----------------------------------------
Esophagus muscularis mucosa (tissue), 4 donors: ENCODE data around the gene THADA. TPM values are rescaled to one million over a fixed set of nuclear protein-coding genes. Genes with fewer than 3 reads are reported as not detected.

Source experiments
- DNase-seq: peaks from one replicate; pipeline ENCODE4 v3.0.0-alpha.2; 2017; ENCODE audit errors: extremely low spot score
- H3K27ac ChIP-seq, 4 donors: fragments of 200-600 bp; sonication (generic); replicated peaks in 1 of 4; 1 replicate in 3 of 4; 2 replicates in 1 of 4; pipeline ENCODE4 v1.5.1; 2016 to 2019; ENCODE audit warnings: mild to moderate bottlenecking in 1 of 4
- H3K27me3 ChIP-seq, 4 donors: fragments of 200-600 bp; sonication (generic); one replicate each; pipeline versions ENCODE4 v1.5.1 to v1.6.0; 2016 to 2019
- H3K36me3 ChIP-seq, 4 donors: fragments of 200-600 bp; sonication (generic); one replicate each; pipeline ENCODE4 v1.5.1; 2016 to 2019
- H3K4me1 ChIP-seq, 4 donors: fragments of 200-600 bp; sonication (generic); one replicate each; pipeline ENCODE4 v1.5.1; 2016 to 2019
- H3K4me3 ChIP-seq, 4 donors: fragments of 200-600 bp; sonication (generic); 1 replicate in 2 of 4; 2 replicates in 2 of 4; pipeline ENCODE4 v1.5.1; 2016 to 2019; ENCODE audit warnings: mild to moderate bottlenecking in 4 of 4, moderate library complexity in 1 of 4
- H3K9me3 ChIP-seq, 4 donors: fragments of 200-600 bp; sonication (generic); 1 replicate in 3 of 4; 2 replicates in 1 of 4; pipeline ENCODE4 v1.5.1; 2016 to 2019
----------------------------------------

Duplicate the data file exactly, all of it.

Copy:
Esophagus muscularis mucosa (tissue), 4 donors: ENCODE data around the gene THADA. TPM values are rescaled to one million over a fixed set of nuclear protein-coding genes. Genes with fewer than 3 reads are reported as not detected.

Source experiments
- DNase-seq: peaks from one replicate; pipeline ENCODE4 v3.0.0-alpha.2; 2017; ENCODE audit errors: extremely low spot score
- H3K27ac ChIP-seq, 4 donors: fragments of 200-600 bp; sonication (generic); replicated peaks in 1 of 4; 1 replicate in 3 of 4; 2 replicates in 1 of 4; pipeline ENCODE4 v1.5.1; 2016 to 2019; ENCODE audit warnings: mild to moderate bottlenecking in 1 of 4
- H3K27me3 ChIP-seq, 4 donors: fragments of 200-600 bp; sonication (generic); one replicate each; pipeline versions ENCODE4 v1.5.1 to v1.6.0; 2016 to 2019
- H3K36me3 ChIP-seq, 4 donors: fragments of 200-600 bp; sonication (generic); one replicate each; pipeline ENCODE4 v1.5.1; 2016 to 2019
- H3K4me1 ChIP-seq, 4 donors: fragments of 200-600 bp; sonication (generic); one replicate each; pipeline ENCODE4 v1.5.1; 2016 to 2019
- H3K4me3 ChIP-seq, 4 donors: fragments of 200-600 bp; sonication (generic); 1 replicate in 2 of 4; 2 replicates in 2 of 4; pipeline ENCODE4 v1.5.1; 2016 to 2019; ENCODE audit warnings: mild to moderate bottlenecking in 4 of 4, moderate library complexity in 1 of 4
- H3K9me3 ChIP-seq, 4 donors: fragments of 200-600 bp; sonication (generic); 1 replicate in 3 of 4; 2 replicates in 1 of 4; pipeline ENCODE4 v1.5.1; 2016 to 2019